Author + information
- Received January 31, 2007
- Revision received February 13, 2007
- Accepted February 13, 2007
- Published online May 29, 2007.
- Paul M. Ridker, MD, MPH, FACC⁎ ()
- ↵⁎Reprint requests and correspondence:
Dr. Paul M Ridker, Center for Cardiovascular Disease Prevention, Brigham and Women’s Hospital, 900 Commonwealth Avenue East, Boston, Massachusetts 02215.
Over 20 large-scale prospective studies show that the inflammatory biomarker high-sensitivity C-reactive protein (hsCRP) is an independent predictor of future cardiovascular events that additionally predicts risk of incident hypertension and diabetes. In many studies, the relative impact of hsCRP is at least as large as that individually of low-density lipoprotein cholesterol, high-density lipoprotein cholesterol, blood pressure, or smoking, and knowledge of hsCRP correctly reclassifies a substantial proportion of “intermediate-risk” individuals into clinically relevant higher- or lower-risk categories. Other studies show the relative benefit of statins to be greater among those with increased hsCRP and that achieved hsCRP levels after statin therapy predict recurrent event rates as much as achieved levels of low-density lipoprotein cholesterol. Nonetheless, it remains controversial whether the time has come to modify traditional algorithms used for global risk detection. As described here, 6 areas of controversy regarding hsCRP are resolvable with a consensus position that focuses in primary prevention on selective use among individuals with 5% to 20% 10-year risk as estimated by Adult Treatment Panel III, and focuses in secondary prevention on high-risk patients being treated with statin therapy. Forthcoming trial data could expand or contract this “screen selectively” policy, and investigators should be open to the possibility that second-generation inflammatory biomarkers may be developed that supplant hsCRP altogether. In the meantime, however, this consensus position on hsCRP should be one to which both advocates and critics of the inflammatory hypothesis of atherosclerosis can adhere because it is one that can immediately improve patient care.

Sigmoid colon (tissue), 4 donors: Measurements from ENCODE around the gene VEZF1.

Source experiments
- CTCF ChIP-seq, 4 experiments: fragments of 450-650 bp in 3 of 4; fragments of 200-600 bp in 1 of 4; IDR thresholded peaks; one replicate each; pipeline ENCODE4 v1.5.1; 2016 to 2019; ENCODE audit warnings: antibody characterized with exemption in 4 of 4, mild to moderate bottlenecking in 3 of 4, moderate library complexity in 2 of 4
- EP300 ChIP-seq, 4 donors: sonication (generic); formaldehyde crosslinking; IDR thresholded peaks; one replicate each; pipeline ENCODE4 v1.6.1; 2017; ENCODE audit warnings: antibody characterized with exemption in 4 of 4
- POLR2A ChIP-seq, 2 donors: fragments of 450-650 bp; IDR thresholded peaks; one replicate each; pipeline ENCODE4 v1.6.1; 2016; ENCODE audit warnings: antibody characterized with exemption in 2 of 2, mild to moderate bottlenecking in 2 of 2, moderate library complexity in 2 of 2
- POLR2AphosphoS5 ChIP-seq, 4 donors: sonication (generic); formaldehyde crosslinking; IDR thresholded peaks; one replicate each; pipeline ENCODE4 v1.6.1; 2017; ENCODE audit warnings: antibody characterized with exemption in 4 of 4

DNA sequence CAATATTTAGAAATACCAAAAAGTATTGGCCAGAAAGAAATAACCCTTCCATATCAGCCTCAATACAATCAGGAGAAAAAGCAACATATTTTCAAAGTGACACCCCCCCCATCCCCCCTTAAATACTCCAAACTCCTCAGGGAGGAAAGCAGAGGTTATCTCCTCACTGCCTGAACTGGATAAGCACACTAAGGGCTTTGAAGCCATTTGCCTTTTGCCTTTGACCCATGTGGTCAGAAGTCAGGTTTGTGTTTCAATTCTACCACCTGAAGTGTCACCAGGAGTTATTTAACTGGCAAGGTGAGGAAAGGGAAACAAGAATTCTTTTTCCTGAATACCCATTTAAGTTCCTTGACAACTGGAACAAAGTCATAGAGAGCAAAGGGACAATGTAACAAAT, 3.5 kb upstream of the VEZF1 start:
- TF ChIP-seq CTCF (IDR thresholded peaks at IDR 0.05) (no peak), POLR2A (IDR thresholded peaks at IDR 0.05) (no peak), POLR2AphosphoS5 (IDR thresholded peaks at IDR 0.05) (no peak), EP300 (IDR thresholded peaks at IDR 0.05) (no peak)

Supported by grants from the National Heart, Lung, and Blood Institute, the Donald W. Reynolds Foundation (Las Vegas, Nevada), the Doris Duke Charitable Foundation (New York, New York), and the Leducq Foundation (Paris, France). Dr. Ridker is listed as a co-inventor on patents held by the Brigham and Women’s Hospital that relate to the use of inflammatory biomarkers in cardiovascular disease and diabetes.
- Received January 31, 2007.
- Revision received February 13, 2007.
- Accepted February 13, 2007.
- American College of Cardiology Foundation
- Resolving the Framingham Heart Study and Reykjavik Heart Study Controversies
- Resolving the C-Statistic Controversy
- Resolving the Statin Controversy
- Resolving the Biological Variation Controversy
- Resolving the “Marker or Mechanism” Controversy
- Moving Toward a Consensus: Resolving the “Screen Everyone” Versus “Screen Those at Intermediate Risk” Controversy